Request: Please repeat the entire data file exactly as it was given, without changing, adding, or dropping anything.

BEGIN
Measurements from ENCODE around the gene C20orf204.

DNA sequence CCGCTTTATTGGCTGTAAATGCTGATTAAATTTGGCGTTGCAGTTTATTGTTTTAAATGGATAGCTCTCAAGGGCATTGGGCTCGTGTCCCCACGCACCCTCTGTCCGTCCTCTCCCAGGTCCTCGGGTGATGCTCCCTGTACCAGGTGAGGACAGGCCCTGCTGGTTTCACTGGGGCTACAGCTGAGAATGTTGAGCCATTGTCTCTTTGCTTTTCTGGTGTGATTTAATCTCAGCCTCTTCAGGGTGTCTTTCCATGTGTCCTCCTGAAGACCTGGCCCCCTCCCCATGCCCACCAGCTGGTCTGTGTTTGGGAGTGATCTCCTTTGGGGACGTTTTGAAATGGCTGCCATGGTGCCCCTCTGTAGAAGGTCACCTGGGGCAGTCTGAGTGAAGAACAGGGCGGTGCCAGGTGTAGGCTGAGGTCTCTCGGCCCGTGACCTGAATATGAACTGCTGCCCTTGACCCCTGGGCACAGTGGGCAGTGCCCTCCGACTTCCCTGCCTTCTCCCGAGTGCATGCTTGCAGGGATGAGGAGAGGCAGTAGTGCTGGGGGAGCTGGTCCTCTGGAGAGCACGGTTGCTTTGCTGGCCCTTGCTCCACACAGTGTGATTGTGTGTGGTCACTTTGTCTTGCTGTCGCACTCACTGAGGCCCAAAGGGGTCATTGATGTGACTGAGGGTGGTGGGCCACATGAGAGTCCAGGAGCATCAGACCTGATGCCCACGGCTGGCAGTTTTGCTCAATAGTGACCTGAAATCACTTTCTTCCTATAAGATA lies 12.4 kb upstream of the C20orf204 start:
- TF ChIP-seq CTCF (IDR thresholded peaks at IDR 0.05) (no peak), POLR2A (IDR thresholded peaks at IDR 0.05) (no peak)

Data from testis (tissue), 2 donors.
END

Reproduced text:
Measurements from ENCODE around the gene C20orf204.

DNA sequence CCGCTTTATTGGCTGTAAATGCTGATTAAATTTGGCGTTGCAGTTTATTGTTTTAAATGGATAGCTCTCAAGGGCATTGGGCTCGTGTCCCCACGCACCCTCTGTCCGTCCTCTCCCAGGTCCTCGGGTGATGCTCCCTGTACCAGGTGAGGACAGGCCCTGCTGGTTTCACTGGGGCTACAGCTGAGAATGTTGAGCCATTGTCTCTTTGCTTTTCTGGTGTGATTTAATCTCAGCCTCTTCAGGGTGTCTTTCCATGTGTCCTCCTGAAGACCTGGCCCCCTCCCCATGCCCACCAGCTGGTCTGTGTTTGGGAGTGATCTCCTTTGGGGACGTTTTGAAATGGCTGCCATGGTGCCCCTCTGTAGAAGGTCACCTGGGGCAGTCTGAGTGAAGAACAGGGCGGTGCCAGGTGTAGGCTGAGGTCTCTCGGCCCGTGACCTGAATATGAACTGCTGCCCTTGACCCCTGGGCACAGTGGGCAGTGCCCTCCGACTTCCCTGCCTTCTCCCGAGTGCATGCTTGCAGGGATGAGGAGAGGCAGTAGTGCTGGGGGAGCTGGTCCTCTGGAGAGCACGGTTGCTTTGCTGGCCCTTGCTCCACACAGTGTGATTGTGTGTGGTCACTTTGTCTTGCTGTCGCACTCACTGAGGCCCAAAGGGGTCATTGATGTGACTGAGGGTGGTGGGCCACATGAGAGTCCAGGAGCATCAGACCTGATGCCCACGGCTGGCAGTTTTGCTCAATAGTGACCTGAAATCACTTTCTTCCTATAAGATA lies 12.4 kb upstream of the C20orf204 start:
- TF ChIP-seq CTCF (IDR thresholded peaks at IDR 0.05) (no peak), POLR2A (IDR thresholded peaks at IDR 0.05) (no peak)

Data from testis (tissue), 2 donors.